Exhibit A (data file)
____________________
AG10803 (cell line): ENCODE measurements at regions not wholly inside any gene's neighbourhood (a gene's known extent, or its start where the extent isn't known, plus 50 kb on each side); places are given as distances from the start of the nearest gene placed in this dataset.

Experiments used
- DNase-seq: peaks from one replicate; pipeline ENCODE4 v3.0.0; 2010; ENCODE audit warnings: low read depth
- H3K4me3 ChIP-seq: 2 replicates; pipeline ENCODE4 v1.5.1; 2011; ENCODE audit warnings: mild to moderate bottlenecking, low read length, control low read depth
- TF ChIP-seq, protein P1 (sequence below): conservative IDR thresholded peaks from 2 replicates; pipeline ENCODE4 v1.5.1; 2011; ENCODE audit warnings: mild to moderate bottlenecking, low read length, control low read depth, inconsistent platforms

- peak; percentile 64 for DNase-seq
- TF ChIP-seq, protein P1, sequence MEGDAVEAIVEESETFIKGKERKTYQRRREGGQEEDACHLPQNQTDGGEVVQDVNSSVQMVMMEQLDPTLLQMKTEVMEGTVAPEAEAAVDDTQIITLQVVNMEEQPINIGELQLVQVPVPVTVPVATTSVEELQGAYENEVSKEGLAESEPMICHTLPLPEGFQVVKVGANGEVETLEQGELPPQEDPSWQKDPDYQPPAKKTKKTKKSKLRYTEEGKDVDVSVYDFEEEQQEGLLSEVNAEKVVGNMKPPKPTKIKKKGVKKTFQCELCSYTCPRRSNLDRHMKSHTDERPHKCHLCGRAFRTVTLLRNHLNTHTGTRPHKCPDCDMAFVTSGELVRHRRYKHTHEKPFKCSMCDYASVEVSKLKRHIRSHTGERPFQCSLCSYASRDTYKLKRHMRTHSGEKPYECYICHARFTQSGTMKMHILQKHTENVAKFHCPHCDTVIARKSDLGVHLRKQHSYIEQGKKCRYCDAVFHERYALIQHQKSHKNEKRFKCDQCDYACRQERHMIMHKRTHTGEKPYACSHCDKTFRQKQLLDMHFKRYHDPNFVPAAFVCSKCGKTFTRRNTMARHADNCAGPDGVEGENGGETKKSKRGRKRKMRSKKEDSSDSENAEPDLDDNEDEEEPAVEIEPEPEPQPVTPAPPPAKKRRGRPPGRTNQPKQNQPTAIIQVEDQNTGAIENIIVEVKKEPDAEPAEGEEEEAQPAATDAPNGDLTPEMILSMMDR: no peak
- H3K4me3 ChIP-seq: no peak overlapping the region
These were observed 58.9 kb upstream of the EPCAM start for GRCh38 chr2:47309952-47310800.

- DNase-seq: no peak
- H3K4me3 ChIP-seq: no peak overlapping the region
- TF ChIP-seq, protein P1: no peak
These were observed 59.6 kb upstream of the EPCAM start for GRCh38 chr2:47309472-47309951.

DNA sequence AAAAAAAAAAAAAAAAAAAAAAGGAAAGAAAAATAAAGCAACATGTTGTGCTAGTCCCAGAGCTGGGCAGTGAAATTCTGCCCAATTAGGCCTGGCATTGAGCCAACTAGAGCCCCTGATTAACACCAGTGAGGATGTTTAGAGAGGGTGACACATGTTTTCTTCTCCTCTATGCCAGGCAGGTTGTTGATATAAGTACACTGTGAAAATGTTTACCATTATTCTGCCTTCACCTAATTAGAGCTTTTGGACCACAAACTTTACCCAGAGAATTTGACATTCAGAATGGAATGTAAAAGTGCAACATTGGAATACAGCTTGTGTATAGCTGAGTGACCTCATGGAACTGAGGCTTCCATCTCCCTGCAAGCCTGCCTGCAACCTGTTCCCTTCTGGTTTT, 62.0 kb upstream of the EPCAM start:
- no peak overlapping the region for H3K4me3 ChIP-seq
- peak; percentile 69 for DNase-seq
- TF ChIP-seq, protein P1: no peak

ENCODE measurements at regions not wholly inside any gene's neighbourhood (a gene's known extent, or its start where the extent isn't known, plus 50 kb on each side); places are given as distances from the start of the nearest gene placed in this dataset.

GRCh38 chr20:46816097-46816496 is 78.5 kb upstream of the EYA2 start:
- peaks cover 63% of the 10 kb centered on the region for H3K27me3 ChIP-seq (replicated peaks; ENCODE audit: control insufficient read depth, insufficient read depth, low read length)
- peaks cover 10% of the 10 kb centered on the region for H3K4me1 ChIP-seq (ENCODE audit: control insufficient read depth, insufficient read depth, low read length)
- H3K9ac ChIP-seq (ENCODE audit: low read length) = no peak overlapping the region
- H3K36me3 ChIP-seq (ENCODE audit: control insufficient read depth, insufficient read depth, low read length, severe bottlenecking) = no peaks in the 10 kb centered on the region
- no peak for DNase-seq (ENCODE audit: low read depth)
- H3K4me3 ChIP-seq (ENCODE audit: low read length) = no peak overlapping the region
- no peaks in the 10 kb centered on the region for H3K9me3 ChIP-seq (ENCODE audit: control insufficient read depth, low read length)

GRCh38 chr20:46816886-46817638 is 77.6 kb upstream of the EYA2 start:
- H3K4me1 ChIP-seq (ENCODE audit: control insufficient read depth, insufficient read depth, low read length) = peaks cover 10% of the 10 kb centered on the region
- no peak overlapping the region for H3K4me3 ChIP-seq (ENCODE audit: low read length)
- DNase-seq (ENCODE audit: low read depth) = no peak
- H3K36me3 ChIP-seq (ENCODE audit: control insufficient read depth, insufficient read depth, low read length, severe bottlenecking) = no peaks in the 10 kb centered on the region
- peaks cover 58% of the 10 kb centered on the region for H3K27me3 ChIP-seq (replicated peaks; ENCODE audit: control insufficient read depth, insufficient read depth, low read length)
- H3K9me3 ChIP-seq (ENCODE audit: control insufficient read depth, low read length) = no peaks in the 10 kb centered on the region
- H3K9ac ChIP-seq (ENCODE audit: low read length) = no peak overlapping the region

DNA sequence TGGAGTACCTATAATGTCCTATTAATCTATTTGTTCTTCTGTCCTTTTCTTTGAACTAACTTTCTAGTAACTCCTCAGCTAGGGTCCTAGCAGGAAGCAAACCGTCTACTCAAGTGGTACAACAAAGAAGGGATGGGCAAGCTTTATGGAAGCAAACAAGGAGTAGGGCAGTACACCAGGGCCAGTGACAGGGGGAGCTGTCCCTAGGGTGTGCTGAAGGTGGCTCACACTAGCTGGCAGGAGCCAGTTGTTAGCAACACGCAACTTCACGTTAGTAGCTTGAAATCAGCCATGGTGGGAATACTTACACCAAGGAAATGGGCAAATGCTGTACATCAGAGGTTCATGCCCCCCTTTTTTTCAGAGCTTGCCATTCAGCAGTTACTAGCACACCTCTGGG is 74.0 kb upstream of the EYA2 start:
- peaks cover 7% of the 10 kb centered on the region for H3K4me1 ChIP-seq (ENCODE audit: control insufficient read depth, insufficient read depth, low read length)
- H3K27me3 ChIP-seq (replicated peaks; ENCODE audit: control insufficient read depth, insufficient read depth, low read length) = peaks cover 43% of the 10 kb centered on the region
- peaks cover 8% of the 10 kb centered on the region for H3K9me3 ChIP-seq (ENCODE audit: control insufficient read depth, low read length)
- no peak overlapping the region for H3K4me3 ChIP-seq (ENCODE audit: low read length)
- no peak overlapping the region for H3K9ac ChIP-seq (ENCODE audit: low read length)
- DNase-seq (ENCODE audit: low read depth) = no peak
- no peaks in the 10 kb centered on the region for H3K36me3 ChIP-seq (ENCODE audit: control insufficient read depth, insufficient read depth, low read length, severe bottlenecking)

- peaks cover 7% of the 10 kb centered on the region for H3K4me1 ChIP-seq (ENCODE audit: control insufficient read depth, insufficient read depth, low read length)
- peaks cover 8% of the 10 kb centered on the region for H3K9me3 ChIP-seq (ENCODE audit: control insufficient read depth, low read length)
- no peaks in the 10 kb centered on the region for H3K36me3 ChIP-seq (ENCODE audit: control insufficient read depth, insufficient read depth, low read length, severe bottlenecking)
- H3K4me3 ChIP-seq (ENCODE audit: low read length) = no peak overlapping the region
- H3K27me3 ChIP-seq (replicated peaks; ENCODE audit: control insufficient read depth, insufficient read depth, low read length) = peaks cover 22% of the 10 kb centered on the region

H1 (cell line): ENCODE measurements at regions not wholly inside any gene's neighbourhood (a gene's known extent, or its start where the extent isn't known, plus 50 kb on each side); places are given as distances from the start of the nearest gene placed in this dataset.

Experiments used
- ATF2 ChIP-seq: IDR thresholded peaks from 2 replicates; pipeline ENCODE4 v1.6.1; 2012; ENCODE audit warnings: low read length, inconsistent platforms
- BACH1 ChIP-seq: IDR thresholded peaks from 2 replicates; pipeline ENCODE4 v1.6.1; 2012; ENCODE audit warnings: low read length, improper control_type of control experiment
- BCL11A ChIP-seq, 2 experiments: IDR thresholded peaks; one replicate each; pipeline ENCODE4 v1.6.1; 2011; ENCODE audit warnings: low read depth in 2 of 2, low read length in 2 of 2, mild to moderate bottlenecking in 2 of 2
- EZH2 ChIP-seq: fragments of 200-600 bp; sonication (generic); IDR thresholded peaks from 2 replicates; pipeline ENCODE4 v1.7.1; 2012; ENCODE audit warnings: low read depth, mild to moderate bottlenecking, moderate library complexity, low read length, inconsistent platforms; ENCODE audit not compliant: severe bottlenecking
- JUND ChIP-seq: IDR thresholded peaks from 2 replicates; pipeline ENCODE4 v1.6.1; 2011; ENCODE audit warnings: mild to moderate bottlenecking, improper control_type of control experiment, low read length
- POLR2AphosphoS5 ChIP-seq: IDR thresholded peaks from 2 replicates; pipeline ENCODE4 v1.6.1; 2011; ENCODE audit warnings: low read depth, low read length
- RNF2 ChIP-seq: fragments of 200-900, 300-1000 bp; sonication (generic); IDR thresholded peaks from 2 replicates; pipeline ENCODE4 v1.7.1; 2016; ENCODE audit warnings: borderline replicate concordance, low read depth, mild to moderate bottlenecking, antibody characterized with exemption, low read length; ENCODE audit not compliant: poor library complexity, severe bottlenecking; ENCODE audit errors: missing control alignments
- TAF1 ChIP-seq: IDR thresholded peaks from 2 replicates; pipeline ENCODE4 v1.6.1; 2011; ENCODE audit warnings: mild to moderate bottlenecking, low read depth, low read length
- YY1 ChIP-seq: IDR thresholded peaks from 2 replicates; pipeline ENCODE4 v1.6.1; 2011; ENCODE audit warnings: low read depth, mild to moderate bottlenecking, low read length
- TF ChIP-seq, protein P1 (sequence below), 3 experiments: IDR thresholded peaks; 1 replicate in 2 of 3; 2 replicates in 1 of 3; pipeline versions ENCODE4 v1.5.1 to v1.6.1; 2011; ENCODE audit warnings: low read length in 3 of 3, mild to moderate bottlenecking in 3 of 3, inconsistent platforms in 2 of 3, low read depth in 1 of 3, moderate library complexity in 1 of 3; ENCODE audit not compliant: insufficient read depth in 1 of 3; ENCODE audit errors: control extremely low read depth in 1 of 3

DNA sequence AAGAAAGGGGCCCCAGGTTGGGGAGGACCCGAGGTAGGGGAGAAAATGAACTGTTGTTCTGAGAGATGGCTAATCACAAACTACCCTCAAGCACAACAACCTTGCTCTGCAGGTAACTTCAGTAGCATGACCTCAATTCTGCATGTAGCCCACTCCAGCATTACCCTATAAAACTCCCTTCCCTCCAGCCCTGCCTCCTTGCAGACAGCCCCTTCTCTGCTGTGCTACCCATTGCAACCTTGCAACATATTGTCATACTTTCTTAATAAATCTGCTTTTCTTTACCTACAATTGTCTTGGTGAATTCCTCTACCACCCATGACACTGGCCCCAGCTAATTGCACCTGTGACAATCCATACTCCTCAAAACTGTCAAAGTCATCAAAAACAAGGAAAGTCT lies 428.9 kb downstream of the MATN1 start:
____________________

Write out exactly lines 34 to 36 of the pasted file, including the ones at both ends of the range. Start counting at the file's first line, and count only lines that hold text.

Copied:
- H3K9ac ChIP-seq (ENCODE audit: low read length) = no peak overlapping the region

DNA sequence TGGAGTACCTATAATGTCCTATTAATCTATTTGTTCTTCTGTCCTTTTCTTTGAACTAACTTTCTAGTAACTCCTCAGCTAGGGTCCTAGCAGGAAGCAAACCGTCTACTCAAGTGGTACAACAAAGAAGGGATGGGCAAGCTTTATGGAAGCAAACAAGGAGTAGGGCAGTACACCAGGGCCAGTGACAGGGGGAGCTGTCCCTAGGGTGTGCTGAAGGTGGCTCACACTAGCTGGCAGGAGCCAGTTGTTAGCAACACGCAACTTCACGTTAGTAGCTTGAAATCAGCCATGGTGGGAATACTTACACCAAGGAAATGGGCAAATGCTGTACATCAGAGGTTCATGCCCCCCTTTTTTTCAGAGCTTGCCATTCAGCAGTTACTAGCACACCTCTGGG is 74.0 kb upstream of the EYA2 start:
- peaks cover 7% of the 10 kb centered on the region for H3K4me1 ChIP-seq (ENCODE audit: control insufficient read depth, insufficient read depth, low read length)